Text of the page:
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The Magistrate's Blog (2005-2012)

This blog has migrated to www.magistratesblog.blogspot.co.uk This blog is anonymous, and Bystander's views are his and his alone. Where his views differ from the letter of the law, he will enforce the letter of the law because that is what he has sworn to do. If you think that you can identify a particular case from one of the posts you are wrong. Enough facts are changed to preserve the truth of the tale but to disguise its exact source.

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Location: Near London, United Kingdom

The blog is written by a team, who may or may not be JPs, but all of whom are interested in the Magistrates' Courts.

Sunday, October 26, 2008

There Is Such a Thing As a Free Lunch

Some years ago I was invited to a squad annual lunch at Scotland Yard. I went along with a Detective Sergeant friend, and we had a very decent meal in the Yard's dining room. As we went in we passed paintings of formidable-looking former Met Commissioners, most of them of high military rank, since that's how the Met used to be led. As a guest I was seated next to the Superintendent who was in charge of the squad, and a good time was had by all. We exchanged a bit of gossip and a bit of banter, wine was drunk, and a couple of brief speeches concluded matters. My friend and I then retired with the more junior coppers present to the pub round the corner, where we all went on to pints and passed a jolly hour or two. My abiding memory is of the young coppers' surprise at the fact that a magistrate liked a pint, had a repertoire of slightly off-colour jokes, and even used the odd naughty word.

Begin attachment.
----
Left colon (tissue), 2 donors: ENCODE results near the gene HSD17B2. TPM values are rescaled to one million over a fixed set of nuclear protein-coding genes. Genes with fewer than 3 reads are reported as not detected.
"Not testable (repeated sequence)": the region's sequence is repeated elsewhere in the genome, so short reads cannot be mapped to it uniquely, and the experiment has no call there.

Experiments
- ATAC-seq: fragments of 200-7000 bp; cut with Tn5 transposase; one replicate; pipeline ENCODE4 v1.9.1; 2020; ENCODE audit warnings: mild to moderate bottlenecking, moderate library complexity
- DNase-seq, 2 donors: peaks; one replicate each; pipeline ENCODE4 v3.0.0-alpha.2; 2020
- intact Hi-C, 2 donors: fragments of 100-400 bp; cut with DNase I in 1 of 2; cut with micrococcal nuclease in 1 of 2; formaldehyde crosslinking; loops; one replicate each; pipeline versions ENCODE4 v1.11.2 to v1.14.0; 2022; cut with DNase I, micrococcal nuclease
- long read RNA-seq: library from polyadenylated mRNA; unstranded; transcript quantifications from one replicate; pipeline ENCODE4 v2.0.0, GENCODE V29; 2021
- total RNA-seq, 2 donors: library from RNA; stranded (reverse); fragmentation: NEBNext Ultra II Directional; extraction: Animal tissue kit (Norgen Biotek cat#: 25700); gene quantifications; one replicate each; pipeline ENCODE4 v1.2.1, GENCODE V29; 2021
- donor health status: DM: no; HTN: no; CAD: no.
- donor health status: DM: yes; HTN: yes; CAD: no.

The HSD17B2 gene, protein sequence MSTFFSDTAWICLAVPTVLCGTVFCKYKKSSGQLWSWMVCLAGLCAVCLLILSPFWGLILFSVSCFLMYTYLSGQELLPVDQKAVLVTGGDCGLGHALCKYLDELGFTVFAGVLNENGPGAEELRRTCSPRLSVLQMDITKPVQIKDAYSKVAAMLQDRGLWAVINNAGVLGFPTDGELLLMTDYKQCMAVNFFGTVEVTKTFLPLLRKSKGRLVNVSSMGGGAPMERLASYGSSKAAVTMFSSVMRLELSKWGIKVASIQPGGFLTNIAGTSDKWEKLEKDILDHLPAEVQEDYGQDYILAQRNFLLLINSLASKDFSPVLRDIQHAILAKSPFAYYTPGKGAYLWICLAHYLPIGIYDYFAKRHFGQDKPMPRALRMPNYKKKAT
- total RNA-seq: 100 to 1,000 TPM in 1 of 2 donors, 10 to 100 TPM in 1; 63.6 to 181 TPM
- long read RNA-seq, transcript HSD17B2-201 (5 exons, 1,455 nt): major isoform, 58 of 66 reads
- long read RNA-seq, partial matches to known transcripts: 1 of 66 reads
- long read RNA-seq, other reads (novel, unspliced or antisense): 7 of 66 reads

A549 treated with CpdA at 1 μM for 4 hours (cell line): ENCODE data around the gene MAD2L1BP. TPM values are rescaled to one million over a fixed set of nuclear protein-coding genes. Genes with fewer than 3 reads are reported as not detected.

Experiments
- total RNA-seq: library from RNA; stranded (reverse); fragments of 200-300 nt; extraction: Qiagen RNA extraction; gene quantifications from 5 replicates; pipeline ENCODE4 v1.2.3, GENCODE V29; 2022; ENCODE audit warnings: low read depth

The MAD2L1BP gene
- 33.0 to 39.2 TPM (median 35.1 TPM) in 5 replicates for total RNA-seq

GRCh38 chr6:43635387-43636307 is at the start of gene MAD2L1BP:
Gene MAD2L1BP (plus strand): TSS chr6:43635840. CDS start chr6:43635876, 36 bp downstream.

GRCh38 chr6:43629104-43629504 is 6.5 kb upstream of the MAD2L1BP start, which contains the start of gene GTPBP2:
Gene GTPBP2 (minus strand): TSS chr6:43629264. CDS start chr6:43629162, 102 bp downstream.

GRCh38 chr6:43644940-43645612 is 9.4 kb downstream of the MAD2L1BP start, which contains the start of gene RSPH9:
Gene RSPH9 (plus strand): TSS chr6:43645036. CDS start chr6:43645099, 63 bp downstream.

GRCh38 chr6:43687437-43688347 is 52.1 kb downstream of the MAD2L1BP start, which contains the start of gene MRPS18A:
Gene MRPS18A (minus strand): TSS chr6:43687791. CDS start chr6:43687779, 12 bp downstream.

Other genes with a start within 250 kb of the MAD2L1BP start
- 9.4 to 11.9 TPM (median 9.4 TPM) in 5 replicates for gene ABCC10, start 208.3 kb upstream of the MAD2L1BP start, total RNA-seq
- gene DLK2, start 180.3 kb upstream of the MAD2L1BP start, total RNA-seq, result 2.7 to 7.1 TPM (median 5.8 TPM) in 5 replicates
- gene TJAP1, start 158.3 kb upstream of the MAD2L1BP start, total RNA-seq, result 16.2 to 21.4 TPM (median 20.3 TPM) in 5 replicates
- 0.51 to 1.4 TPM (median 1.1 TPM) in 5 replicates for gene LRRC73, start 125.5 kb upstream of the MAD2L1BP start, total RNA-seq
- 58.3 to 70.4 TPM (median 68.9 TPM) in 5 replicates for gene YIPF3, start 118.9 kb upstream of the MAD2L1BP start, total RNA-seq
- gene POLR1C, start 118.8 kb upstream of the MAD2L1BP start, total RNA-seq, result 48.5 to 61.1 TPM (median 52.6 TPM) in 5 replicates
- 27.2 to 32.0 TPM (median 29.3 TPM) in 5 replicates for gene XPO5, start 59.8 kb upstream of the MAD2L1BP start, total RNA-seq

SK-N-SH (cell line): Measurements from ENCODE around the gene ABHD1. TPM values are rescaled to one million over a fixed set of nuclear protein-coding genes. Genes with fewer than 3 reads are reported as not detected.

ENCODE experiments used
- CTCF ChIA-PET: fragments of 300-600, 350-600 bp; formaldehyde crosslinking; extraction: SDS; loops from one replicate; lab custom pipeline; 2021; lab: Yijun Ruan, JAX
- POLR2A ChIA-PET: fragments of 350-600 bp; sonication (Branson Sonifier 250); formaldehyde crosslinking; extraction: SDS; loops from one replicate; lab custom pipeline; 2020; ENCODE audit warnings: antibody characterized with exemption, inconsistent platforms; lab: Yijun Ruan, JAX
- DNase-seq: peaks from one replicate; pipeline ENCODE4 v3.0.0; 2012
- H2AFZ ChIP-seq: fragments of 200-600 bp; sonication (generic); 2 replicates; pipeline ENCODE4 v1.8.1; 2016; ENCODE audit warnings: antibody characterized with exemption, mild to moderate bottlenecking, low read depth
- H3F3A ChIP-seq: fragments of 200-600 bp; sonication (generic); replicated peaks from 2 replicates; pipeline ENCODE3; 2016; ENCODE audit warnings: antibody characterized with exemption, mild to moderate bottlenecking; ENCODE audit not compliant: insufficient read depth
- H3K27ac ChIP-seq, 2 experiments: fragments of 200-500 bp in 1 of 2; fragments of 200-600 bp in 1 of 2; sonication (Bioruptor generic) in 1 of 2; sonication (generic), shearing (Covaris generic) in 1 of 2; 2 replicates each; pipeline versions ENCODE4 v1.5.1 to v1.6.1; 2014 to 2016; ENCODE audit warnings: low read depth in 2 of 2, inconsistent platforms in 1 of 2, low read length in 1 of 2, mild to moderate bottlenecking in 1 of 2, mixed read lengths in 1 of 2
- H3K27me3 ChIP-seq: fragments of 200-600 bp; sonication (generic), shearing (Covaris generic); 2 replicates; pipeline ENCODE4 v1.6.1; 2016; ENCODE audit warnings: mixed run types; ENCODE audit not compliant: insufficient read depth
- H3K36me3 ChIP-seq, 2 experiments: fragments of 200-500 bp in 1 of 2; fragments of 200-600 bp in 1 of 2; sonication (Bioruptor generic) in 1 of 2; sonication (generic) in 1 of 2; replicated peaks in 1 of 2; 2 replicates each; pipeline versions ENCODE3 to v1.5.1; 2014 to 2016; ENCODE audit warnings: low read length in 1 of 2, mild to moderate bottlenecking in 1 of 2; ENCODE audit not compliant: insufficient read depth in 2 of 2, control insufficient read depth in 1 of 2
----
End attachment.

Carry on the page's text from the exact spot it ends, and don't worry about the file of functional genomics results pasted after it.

The point of this story is that because today's policemen spend next-to-no time in court now that the CPS do all the prosecuting, and because JPs were handed down an edict some time ago that we were not to accept invitations to view police work or to help with training young officers because it might compromise our independence, many officers will lose confidence in the judiciary because they are so remote from it, and many JPs will know little about basic policing other than what they can glean from the scores of police reality shows on TV. That's a shame, and I think it's wrong. I know for sure that at least one Lord Justice of Appeal agrees with me, and I hope that something can be done.
If things stay as they are more and more coppers will buy into the myth of the remote and out-of-touch 'liberal elite' that conspires to hamper the police and go softly on criminals. It isn't true, but if we aren't careful it will embed itself in police culture - if it hasn't done so already.
For myself I shall continue to stay discreetly in touch with my local front-line coppers, and I shall live in hope that I can go back to sitting in a mock court with young PCs giving evidence and being cross examined on it, while their puppy-walkers and colleagues watch them sweat.

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